Iowa state senator seeks more restrictions on state funding for abortions

Amendment would apply to abortions performed on inmates in county or state custody

Rod Boshart
Published: March 19 2013 | 10:55 am - Updated: 28 March 2014 | 12:56 pm in

UPDATE: A Republican state senator said Tuesday he will seek legislative support to prohibit state resources being used to facilitate or perform abortions on female inmates held in state or county custody.

Sen. Kent Sorenson, R-Milo, said he plans to offer an amendment to a bill up for Senate debate that seeks to limit the use of handcuffs and other restraints on pregnant inmates who are incarcerated. He said he has 24 Republicans and one Democrat, Sen. Joe Seng, D-Davenport, who have signed onto the amendment, and he appealed to other members of the Senate’s Democratic majority to support the policy change.

Sorensen said his resolve on the issue was bolstered by a conversation he had Monday with a female county deputy sheriff who told him she was ordered to transport a female inmate for an abortion and be present during the medical procedure “even though she was morally opposed to it.” He declined to identify the deputy or the county where she worked because he promised her anonymity.

“She was forced to stand there and watch the procedure be performed. That was a tear jerker listening to her talk to me about that,” Sorenson told his colleagues during a Senate floor speech. He later told reporters he found the situation to be “appalling.”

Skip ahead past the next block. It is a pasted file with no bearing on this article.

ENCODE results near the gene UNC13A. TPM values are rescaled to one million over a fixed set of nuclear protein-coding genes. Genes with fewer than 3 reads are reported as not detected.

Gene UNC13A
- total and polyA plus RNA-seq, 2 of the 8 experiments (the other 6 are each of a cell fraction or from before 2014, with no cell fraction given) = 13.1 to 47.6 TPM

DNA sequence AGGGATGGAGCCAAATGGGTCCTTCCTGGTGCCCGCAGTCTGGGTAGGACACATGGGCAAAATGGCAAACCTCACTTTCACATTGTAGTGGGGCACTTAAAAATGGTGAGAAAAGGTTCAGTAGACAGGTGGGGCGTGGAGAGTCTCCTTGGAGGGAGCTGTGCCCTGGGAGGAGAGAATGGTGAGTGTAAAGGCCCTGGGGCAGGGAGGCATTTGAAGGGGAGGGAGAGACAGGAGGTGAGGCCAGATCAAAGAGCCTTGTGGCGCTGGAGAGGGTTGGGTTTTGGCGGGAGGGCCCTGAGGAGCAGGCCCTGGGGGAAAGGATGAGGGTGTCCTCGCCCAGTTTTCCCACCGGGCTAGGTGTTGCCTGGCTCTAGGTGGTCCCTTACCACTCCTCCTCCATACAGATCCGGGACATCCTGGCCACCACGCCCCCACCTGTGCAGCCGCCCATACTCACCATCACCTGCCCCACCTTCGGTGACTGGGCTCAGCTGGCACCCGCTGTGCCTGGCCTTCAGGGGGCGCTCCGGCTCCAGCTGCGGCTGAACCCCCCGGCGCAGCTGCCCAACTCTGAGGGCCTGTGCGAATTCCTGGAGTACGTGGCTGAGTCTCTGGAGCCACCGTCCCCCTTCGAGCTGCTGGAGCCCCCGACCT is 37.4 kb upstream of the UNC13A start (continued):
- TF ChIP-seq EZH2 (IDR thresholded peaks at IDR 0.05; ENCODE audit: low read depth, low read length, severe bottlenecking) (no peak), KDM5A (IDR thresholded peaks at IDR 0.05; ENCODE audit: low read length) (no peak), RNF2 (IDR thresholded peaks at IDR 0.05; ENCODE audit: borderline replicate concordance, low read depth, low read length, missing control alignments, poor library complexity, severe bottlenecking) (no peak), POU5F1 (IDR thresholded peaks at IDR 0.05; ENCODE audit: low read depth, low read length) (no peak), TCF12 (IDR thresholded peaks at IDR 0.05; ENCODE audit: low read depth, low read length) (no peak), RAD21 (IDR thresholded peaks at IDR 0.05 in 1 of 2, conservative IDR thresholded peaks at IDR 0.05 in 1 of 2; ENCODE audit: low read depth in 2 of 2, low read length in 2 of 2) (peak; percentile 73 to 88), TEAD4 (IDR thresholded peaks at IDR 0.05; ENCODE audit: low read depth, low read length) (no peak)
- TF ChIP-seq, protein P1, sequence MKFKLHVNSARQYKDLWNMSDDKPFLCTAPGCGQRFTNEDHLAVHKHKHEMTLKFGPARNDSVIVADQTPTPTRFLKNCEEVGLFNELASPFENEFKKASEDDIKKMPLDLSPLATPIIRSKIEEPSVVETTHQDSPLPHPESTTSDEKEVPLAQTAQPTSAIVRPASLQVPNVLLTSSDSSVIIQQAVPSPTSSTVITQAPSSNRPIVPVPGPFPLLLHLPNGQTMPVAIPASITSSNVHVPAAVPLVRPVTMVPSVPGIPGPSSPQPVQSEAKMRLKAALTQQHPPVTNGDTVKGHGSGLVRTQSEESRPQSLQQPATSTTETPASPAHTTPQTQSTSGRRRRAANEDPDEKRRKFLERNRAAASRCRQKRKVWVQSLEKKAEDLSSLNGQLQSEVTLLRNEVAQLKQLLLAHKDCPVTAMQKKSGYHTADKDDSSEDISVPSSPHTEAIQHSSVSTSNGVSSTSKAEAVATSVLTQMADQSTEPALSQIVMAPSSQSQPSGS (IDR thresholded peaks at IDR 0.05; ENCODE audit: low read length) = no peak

“I don’t think we should use state dollars to transport a patient or an inmate to a facility to have an abortion performed,” he said.

Fred Scaletta, spokesman for the state Department of Corrections, said “there have been no requests for an abortion on any DOC incarcerated offenders.”

If such a request would occur, the department would make a referral to the University of Iowa Hospitals & Clinics for counseling, Scaletta added.

“If there would be a medical need to terminate the pregnancy, the cost as with all medical procedures would be covered by indigent fund,” Scaletta said in an email statement. “DOC cannot authorize the expense of public funds for an abortion unless there was a life threatening or serious medical threat to the mother.”

Sorenson said he planned to offer his amendment to Senate File 399, a bill prohibiting the use of restraints on inmates known to be pregnant unless it is determined by correctional officers they are necessary because the inmate poses a flight risk or to protect medical and corrections staff and the public. It also calls for developing a birth plan that includes designation of a support person who may be present during labor and delivery.

Sorenson said he tried to draft the amendment in a way that would be “germane” or relevant to the Senate bill, but Sen. Janet Petersen, D-Des Moines, floor manager for S.F. 399, said she did not believe it would meet that standard to be eligible for floor debate.

“I don’t believe it’s germane to the bill,” Petersen said, adding that the arrival of an abortion amendment did not come as a surprise to her.

Senate Majority Leader Mike Gronstal, D-Council Bluffs, said he has not seen Sorenson’s amendment, so he would “wait and see” how that bill progressed in the legislative process.

Earlier this session, Rep. Linda Miller, R-Bettendorf, chairwoman of the House Human Services Committee, ended discussion of a companion bill dealing with shackling of female inmates when she became satisfied the state Department of Corrections is using best practices in its treatment of pregnant inmates.

Petersen said the House position raised concerns about the bill’s future this session, noting that “I think it’s going to be a struggle to get it through the House but I’m hoping that the public will realize that maternal health care policy should be public information. I think Iowans should be able to see how we treat pregnant inmates.”

Officials with the state Department of Corrections and Gov. Terry Branstad’s office did not immediately respond to requests for comment.

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